The director Icíar Bollaín presents the story of the Cuban dancer Carlos Acosta, a legend on the dance world and the first black dancer to perform some of the most famous ballet roles. A dancer who did not want to dance.
Yuli is the nickname given to Carlos Acosta by his father, Pedro, who considers him the son of Ogun, an African god and a fighter. As a child Yuli avoids discipline and education, learning from the streets of an impoverished and abandoned Havana. His father, however, has other ideas, and knowing that his son has a natural talent for dance, sends him to the National Ballet School of Cuba. Despite his repeated escapes and initial poor behavior, the boy is inevitably drawn to the world of dance, and begins to shape his legendary career from a young age, becoming the first black dancer to be cast in some of the most prestigious ballet roles, originally written for white dancers, in companies such as the Houston Ballet or the Royal Ballet in London.Written by
Fascinating insight into a world class dancer's life
You don't have to love ballet or dance to appreciate this fine film. It weaves dance , stunningly performed by Acosta and his co-dancers in short, riveting bursts, in with the story of his childhood growing up in Cuba and into his adjustment to being in other countries as a young adult, leading eventually to world recognition.
Acosta was pushed into dancing by his father, who was extremely tough on him and determined he should stick with a strict practice regime, but now he is grateful for that, as it led to his great passion for dance and the opportunities he later had to perform with the Cuban National Ballet as Principal Dancer and for a long period with Royal Ballet London as Principal Guest Dancer. He now has his own contemporary dance company, Acosta Danza which tours and performs internationally.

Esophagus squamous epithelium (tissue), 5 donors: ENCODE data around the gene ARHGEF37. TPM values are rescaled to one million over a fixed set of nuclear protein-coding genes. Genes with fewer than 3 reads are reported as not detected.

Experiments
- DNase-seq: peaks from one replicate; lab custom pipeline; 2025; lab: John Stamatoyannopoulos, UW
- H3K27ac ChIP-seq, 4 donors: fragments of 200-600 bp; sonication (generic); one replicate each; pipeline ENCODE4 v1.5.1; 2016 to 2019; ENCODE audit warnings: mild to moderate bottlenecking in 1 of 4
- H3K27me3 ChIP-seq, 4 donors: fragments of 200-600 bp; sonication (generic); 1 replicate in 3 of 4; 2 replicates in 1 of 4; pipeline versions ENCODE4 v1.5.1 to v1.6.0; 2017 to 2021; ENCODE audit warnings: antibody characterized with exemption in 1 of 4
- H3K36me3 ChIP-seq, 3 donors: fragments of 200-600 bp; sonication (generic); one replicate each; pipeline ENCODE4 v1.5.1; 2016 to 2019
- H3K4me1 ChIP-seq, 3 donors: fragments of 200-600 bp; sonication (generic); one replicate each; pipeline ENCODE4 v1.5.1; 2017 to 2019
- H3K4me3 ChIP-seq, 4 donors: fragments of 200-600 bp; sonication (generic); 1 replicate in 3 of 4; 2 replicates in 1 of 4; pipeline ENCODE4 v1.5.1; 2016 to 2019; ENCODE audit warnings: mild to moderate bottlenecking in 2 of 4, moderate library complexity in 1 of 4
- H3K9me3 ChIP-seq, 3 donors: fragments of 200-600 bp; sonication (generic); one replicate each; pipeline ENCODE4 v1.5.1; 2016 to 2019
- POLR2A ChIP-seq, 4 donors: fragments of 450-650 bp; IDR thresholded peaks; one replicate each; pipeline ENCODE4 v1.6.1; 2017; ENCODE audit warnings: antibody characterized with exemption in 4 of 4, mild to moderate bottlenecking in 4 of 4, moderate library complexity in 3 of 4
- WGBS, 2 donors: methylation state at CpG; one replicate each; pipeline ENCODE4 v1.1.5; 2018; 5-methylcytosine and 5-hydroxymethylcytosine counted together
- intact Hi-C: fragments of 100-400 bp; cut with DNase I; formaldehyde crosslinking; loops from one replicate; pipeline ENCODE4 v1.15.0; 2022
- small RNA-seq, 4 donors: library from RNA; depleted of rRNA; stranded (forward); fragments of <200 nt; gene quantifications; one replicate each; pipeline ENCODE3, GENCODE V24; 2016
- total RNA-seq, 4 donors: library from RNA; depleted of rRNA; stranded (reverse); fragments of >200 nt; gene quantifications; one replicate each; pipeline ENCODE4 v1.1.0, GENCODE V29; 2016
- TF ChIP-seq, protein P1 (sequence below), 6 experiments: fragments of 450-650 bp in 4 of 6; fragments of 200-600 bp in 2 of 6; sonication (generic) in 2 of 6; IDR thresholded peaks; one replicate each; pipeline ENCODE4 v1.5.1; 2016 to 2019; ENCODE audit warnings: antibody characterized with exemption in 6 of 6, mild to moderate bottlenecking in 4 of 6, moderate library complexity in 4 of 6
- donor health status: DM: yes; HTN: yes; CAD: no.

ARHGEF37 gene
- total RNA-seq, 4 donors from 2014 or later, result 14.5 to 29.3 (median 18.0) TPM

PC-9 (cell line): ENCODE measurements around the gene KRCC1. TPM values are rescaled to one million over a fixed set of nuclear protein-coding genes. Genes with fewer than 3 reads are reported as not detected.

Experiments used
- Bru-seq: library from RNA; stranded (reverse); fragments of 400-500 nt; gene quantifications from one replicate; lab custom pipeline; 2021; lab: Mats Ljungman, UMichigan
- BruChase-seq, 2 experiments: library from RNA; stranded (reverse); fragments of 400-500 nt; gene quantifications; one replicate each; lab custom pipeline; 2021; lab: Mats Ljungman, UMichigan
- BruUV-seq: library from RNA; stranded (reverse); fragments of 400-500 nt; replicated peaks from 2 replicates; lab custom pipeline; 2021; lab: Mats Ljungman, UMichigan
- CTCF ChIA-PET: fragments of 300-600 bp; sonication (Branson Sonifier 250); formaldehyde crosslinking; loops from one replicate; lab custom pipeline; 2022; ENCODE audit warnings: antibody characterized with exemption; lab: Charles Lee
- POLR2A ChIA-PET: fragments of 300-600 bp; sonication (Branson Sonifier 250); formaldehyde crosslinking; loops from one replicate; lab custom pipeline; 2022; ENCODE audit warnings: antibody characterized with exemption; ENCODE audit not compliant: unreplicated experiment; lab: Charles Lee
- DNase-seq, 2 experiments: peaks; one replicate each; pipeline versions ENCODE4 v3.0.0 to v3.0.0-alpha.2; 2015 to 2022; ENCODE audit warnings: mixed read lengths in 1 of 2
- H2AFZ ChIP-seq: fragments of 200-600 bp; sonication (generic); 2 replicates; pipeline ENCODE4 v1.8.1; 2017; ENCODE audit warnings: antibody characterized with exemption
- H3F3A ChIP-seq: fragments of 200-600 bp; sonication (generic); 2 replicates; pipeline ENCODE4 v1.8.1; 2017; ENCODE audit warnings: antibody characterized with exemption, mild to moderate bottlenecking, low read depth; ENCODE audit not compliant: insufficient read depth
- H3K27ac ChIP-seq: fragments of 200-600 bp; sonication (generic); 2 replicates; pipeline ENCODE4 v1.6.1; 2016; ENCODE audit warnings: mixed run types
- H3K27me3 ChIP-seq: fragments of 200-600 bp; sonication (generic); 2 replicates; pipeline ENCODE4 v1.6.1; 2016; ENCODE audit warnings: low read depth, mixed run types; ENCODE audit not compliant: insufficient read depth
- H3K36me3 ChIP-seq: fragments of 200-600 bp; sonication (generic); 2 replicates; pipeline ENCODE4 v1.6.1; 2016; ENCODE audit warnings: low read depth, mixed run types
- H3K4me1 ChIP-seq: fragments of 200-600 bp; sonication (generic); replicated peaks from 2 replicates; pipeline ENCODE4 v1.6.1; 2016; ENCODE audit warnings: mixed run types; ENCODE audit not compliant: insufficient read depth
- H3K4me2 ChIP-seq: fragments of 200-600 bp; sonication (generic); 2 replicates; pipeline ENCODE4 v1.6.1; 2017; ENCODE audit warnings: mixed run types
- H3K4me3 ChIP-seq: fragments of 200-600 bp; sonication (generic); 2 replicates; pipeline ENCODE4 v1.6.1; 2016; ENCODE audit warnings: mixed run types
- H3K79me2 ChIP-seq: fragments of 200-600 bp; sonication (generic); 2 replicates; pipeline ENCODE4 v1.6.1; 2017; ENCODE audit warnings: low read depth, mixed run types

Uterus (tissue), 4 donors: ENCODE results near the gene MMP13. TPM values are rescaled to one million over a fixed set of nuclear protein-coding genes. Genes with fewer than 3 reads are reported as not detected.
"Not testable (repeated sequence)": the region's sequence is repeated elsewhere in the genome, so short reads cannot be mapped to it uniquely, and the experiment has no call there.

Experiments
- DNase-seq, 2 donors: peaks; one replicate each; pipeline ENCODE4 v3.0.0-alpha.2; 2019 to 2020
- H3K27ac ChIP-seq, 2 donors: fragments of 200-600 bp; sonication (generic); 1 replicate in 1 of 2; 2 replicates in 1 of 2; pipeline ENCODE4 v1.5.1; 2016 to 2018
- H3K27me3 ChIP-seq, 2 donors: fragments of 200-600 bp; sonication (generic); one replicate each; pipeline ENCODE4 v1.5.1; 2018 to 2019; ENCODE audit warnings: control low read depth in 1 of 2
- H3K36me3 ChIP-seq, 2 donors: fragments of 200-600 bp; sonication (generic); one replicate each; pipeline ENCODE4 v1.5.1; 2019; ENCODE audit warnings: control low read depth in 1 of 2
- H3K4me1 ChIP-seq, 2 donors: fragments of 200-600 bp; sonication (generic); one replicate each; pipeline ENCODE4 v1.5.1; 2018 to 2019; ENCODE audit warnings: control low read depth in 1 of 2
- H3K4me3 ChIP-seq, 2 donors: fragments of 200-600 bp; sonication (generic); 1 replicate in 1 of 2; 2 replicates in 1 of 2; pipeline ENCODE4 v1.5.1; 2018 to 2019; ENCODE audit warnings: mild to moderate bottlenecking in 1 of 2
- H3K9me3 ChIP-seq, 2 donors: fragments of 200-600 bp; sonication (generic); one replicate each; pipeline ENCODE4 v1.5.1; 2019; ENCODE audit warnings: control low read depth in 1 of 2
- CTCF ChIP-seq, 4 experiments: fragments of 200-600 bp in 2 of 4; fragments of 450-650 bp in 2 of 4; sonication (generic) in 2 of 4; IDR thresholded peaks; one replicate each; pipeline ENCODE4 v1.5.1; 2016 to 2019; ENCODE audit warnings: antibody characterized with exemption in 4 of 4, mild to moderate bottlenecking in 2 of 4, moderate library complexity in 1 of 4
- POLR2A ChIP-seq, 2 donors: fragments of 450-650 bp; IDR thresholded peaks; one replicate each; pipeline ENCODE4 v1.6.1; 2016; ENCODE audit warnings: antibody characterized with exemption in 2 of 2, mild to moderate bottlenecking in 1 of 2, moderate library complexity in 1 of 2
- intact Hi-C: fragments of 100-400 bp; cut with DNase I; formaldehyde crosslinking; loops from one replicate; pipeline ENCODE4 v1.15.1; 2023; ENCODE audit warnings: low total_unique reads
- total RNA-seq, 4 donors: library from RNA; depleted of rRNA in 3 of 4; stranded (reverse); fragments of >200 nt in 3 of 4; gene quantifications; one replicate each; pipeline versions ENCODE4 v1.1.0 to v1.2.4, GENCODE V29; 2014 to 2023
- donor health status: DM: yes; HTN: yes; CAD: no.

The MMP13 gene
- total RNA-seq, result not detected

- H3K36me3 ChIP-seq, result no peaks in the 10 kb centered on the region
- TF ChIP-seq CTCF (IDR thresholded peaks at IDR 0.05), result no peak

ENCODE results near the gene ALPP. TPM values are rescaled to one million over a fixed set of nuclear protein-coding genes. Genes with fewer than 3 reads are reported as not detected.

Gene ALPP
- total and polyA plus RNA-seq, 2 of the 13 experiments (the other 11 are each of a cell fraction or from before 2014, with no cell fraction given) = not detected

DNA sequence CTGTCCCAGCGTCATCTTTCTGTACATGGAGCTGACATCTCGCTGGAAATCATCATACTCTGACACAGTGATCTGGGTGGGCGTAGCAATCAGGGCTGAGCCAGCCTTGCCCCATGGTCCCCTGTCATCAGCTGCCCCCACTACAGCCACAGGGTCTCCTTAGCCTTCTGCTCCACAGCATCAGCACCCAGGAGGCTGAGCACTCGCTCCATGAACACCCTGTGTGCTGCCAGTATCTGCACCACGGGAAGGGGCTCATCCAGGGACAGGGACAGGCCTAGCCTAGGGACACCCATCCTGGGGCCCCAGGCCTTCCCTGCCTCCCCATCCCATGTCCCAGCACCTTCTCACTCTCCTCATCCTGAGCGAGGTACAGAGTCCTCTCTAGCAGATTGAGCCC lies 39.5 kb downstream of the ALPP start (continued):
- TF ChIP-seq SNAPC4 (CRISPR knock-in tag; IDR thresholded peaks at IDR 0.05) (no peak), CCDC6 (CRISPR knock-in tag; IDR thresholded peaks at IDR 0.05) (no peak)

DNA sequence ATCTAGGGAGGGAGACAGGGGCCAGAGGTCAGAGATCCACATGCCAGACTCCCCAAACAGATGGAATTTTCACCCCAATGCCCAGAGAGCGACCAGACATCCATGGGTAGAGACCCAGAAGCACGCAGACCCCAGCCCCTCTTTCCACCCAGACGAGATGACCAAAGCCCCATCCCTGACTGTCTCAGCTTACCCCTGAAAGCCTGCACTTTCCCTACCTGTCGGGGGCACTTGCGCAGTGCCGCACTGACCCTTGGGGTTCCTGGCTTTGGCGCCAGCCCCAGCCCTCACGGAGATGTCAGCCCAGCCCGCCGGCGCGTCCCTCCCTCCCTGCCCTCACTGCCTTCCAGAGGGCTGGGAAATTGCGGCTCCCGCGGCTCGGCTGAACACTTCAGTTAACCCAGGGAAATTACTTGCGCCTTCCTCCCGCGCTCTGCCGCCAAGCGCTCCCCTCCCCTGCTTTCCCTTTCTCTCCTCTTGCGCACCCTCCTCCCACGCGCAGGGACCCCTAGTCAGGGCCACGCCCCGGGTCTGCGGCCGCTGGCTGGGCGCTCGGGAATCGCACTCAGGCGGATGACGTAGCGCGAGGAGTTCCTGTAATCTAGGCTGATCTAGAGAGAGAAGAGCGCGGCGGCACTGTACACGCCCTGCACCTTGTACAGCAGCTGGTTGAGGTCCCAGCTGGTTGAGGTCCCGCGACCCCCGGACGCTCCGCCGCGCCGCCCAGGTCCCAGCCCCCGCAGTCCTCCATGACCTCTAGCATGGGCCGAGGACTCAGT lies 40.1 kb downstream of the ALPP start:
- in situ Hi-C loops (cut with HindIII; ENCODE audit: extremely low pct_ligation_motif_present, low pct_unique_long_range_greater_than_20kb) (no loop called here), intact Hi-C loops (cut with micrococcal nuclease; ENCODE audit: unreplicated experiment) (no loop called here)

Iciar Bollain has taken risks with this unique biopic, with its blend of narrative and dance, but for me and most of the critics whose reviews I've read, it works. It just means you need to shift with the film as it moves between the different stages of his life and the actors or dancers who are portraying him at that point.
This bold directing combined with Paul Laverty's honest and heartfelt writing (he also wrote I Daniel Blake) makes for great teamwork and results in a truly compelling watch.
Just a great shame that UK distribution confined the film to a couple of special screenings (followed by excellent Q&As with Acosta, Laverty and Bollain) and a ridiculously restricted screening run at selected cinemas. Why? This film deserved much wider screening (compare it with Germany, where it was in some 95 locations!). What is happening with foreign title distribution in this country? Don't get me started....Anyway, I feel that Yuli is a film well worth seeking out - and it's not too late to lobby your local cinema!
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